Posted to Diigo 06/10/2010

    • The view of knowledge as an object that can be stored and reused makes that what is presented as learning management is simply content management under a new label
    • Information is explicit knowledge that is easily expressed, captured, stored and reused
    • Only a small fraction of valuable knowledge is explicit and there is a huge mass of high-quality knowledge embedded in people, which is not easily expressible and cannot be recorded in a codified form. This hard-to-articulate knowledge is what Polanyi called tacit knowledge
    • Furthermore, capturing and storing knowledge as reusable learning objects in centralized repositories makes that knowledge can be isolated from its context, but knowledge is context sensitive
    • “If knowledge is separated from [it’s context], it turns into information”
    • Traditional LMS-driven TEL approaches share the view according to which learning is regarded as a process limited by the duration of the semester or term
    • Learning is continuous and fluid and cannot be reduced to a process with a clearly defined beginning and end
    • The view of learning as an institution-controlled process has led to the development of instructional design specifications that aim to describe a learning flow in a standardized manner, but learning cannot be reduced to a string of predetermined processes
    • The linearity of the institution-controlled learning process is not well adjusted to describing what is actually going on in learning in a world of radical discontinuous change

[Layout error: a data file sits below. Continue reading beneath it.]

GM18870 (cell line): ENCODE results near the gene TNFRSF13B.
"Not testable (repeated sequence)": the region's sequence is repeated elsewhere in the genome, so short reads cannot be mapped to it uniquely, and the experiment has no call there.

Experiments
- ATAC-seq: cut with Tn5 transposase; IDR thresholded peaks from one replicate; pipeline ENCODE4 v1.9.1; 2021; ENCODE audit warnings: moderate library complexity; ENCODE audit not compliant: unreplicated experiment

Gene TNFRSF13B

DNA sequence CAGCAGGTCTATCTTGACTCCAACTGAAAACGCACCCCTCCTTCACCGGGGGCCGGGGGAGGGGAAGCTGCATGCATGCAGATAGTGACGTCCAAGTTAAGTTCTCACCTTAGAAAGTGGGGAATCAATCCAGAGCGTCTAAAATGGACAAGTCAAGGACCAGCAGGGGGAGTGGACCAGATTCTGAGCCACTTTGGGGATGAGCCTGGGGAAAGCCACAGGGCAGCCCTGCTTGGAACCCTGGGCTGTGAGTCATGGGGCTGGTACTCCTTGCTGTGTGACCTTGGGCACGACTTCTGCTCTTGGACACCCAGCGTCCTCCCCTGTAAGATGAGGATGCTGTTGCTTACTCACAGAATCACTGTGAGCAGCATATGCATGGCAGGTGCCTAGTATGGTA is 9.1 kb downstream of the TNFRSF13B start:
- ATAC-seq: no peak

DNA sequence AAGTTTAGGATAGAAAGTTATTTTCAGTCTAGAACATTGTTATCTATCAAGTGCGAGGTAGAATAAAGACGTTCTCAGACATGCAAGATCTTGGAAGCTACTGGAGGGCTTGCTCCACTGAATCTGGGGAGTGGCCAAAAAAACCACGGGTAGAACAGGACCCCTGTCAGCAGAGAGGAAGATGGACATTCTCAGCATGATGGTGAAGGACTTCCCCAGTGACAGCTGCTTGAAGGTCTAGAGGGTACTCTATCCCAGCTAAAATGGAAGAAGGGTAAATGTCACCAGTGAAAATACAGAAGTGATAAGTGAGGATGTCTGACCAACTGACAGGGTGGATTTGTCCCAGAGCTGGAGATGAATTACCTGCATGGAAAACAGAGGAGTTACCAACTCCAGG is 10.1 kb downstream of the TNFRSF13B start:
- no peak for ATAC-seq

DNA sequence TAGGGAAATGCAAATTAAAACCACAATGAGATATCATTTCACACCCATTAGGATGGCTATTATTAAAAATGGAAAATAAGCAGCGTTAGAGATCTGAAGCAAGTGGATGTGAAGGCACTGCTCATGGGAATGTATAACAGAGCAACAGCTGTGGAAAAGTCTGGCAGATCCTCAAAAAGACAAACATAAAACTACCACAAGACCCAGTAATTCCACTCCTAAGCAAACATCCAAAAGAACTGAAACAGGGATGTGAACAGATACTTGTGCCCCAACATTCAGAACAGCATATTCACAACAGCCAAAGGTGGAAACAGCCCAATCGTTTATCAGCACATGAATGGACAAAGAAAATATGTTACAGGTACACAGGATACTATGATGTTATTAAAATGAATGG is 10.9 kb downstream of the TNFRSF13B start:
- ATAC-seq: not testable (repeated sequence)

• There is much evidence that current TEL approaches use technology to increase the efficiency of existing practices rather than to improve the effectiveness of the learning experience
    • The LMS is designed with the primary focus on management and control and is driven by the needs of the educational institution. LMS-driven TEL solutions follow a one-size-fits-all approach and suffer from an inability to give learners the opportunity to contribute to the learning process in significant ways
    • current TEL 2.0 solutions continue to privilege the teacher/institution, rather than the learner, as the central element in the learning experience
    • These solutions share a common emphasis on how to best integrate the emergent Web 2.0 technologies into the learning process without influencing the traditional pedagogical principles and policies imposed by formal educational institutions
    • In sum, current TEL models, driven by technology-push, might make the learning experience faster or cheaper but not necessarily better. They aim at efficiency (i.e. doing the thing right) rather than effectiveness (i.e. doing the right thing). They use technology primarily to make the traditional institution-centric learning model more efficient. This model, however, remains untestable, unchallenged, and consequently unchanged